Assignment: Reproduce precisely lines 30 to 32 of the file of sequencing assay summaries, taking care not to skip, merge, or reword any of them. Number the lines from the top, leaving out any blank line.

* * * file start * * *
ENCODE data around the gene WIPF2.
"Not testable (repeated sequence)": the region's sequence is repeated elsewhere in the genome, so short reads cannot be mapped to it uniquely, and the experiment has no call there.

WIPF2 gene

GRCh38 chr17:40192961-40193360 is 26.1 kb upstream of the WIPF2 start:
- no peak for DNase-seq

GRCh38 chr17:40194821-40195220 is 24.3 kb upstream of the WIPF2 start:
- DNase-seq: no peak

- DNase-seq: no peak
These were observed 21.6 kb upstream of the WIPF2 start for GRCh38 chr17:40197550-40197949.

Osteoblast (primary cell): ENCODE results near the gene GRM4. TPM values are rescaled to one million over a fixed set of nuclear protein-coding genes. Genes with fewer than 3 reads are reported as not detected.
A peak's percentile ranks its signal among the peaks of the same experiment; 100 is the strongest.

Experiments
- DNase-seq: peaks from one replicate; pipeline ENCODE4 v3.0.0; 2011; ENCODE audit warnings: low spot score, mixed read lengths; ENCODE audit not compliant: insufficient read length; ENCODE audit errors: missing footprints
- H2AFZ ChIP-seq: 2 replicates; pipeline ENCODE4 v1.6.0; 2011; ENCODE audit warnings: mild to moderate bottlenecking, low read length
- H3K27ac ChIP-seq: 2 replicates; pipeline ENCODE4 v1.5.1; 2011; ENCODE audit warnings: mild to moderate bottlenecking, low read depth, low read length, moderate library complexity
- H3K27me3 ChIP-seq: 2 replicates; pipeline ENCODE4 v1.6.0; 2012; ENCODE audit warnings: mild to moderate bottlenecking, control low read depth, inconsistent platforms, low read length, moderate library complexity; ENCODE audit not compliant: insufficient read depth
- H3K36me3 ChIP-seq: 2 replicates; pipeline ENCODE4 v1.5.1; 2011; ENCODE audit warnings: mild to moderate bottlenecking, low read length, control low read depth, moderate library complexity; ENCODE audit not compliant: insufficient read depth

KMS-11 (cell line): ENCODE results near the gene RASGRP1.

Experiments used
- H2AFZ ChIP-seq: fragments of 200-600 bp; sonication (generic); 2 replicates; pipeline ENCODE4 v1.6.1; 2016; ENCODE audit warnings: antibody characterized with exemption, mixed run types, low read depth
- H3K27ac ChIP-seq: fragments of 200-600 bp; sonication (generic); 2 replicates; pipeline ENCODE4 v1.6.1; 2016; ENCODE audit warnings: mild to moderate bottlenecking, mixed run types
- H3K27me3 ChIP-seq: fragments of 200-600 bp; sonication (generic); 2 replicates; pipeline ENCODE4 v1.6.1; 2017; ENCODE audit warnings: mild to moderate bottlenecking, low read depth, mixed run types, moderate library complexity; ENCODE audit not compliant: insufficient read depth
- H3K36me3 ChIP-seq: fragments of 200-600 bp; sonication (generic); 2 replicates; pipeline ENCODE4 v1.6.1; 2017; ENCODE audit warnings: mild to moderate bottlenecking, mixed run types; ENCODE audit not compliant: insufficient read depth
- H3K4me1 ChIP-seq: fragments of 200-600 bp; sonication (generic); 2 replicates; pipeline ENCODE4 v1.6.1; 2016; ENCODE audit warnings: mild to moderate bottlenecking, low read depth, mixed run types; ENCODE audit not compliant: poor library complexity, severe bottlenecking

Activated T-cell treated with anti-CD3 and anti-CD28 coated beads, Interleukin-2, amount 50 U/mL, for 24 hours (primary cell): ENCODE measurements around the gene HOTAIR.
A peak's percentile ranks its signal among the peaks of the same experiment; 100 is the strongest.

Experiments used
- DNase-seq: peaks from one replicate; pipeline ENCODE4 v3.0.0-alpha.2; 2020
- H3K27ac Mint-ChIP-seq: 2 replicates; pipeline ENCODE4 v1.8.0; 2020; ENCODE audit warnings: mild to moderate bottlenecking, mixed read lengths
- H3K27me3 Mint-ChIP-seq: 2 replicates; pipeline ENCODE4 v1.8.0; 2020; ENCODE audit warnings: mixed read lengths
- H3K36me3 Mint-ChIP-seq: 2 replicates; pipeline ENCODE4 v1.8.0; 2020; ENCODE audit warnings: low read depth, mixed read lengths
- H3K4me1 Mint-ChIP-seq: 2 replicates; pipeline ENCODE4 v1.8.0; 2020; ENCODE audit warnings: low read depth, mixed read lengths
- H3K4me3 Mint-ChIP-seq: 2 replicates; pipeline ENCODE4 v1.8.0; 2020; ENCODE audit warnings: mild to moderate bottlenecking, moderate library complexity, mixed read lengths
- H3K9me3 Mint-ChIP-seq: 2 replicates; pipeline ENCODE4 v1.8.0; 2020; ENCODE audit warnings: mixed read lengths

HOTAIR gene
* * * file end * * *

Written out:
- H3K27me3 Mint-ChIP-seq: 2 replicates; pipeline ENCODE4 v1.8.0; 2020; ENCODE audit warnings: mixed read lengths
- H3K36me3 Mint-ChIP-seq: 2 replicates; pipeline ENCODE4 v1.8.0; 2020; ENCODE audit warnings: low read depth, mixed read lengths
- H3K4me1 Mint-ChIP-seq: 2 replicates; pipeline ENCODE4 v1.8.0; 2020; ENCODE audit warnings: low read depth, mixed read lengths